• 5. Business ethics at the intersection of local and global 5 guide the company’s business strategy may have ended in conflicts and discrepancies within corporate identity and undermined stability and success. Managing ethics globally Bayer AG defines itself as a socially responsible corporation that takes into account the economical, ecological, and social dimension of its business. Consequently, it has incorporated ethics as a key value in the corporate mission statement, with an acknowledgement and acceptance of its role as a socially and ethically responsible corporate citizen that is committed to the principles of sustainable development and with respect for people and nature and the sustainability of business actions as key corporate values. However, business ethics is highly subjected to the nuanced dilemmas and challenges of doing business globally. Hence, Bayer has invested extended effort into building ethical programs that respond to all its constituencies’ needs and specificities, with particular consideration for potential areas of divergence. In trying to keep with the corporate slogan, “Bayer: Science for a Better Life”, the company is involved in around 300 socially responsible projects worldwide, with an annual investment of approximately EUR 50 million. The projects focus on the areas of education and research, environment and nature, health and social needs, and sports and culture. According to Bayer’s corporate identity statements, the company plays an active role in fostering sustainable development through national and international networks – such as the Econsense Forum for Sustainable Development of German Business, the World Business Council for Sustainable Development and the United Nations’ Global Compact, of which Bayer is a founding member. Bayer was one of fifty companies worldwide that established the Global Compact in the year 2000 with the purpose of uniting the power of markets with the strength of universal ideals. Besides abiding by the rules of the Global Compact, Bayer undertakes its own initiatives to spread its message throughout the world. Thus, it has undertaken projects to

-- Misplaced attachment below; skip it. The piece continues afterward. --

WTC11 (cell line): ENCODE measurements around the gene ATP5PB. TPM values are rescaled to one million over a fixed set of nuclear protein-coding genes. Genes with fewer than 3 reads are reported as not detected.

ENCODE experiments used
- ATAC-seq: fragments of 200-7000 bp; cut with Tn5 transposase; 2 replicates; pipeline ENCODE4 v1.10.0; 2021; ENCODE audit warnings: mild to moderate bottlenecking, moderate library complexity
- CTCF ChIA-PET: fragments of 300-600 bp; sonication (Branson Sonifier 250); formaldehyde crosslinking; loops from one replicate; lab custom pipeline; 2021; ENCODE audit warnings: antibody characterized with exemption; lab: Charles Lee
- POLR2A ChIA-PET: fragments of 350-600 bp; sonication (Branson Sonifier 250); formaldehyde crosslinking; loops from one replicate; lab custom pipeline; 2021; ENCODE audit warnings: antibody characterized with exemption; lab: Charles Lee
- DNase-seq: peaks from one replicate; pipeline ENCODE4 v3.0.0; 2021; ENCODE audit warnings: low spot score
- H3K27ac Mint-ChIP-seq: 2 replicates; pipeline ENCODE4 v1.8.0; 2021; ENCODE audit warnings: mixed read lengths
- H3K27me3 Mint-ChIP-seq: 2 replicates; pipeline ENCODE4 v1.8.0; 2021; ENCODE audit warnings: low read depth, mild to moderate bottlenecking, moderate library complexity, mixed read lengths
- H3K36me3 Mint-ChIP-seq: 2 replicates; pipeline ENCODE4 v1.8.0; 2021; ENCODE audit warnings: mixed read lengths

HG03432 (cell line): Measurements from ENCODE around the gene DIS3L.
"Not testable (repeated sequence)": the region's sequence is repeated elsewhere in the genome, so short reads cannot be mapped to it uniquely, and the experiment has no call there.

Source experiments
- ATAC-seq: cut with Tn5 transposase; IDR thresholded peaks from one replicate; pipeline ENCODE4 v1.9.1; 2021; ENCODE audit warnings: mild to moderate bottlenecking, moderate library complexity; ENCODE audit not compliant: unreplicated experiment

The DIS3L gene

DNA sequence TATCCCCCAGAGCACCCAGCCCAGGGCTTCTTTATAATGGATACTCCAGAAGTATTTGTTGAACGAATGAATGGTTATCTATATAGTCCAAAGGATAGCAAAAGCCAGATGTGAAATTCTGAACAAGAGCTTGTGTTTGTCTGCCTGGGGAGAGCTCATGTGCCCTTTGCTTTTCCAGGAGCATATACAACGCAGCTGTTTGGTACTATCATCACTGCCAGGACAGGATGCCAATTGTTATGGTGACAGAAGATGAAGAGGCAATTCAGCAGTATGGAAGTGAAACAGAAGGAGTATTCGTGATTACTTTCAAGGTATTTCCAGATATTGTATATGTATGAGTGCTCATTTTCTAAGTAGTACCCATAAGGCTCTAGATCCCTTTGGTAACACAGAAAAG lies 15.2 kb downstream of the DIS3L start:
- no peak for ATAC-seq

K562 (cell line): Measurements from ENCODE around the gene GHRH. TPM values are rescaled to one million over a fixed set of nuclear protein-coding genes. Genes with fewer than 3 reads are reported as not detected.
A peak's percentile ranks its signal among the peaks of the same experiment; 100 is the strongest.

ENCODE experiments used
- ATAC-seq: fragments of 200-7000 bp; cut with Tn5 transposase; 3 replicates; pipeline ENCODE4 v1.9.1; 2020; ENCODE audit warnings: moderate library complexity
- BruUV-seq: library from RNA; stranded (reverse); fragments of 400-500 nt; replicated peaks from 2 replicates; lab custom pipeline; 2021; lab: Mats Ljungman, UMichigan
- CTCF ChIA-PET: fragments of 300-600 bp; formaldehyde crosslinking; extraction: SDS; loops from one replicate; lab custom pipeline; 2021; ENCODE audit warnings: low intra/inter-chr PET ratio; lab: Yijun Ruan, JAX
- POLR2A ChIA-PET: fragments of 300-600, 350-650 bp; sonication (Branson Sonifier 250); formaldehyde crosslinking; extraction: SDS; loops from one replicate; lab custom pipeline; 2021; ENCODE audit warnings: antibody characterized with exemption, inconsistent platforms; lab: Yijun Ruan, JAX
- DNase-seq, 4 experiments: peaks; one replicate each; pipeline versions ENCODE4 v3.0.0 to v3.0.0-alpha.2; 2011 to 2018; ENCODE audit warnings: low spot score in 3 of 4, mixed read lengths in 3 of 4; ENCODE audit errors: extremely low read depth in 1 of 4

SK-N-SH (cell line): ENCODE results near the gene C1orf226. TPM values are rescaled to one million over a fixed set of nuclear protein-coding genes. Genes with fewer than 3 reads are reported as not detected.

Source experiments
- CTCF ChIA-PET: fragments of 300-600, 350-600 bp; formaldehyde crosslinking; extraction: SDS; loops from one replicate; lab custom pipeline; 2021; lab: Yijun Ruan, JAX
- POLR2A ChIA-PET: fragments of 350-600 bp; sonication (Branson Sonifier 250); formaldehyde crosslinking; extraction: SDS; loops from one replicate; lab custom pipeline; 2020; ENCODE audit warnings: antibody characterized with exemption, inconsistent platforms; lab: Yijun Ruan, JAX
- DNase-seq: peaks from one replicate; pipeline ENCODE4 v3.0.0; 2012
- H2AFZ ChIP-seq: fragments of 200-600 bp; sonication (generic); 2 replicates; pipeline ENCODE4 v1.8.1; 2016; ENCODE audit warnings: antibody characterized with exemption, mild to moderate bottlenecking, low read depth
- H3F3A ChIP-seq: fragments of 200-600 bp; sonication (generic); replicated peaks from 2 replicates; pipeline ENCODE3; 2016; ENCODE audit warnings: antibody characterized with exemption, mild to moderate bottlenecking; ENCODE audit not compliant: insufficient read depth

• 6. Business ethics at the intersection of local and global 6 combat child labor in India and Brazil, it is an active part in projects involving the international chemical industry and embraces programs and agreements aimed at ensuring a corporate culture characterized by high labor standards and the strict rejection of corruption. Bayer has built an ethical identity that taps into universal principles and adapts them to the needs and the specificities of the local markets it is a part of. As Koller (2007) was arguing, “glocalisation renders the nation state obsolete by reinforcing supra-national entities” (p. 112). Thus, universal principles, such as those established by the UN, provide the company’s compass for ethical behavior and help it avoid engaging in imperialist or colonialist behaviors. Because ethics is a problematic and multi-faceted field and dilemmas are never clear cut, there is no unique grid for interpretation or mediation. Universal principles are thus statutory for an initial ethical reconciliation, after which negotiation between diverging localities comes into place. The global company needs to operate on a open-systems perspective that allows it to respond to the dynamics of its environment and mediate between its constituencies in a way that is inclusive and coherent. A permanent negotiation between localities is the norm because globalization not only juxtaposes different cultures, but it connects them in an ever-changing relationship. Globalization is fundamentally relational and is based on a permanent dialectic between the local and the global. In developing its social responsibility projects, Bayer acknowledges the importance that the relational dimension in building sound citizenship. Because a global identity is the integration and the interconnectedness of multiple local identities, Bayer has taken its corporate mission and philosophy as framework for building relationships with partners across the world. Thus, its values serve as basis for the partnerships it has built in trying to serve local communities. Bayer has partnered with a local university in Beijing in an effort to educate the population in relation to AIDS, it is trying to eliminate hunger and educate in Brazil, it offers entertainment for the disabled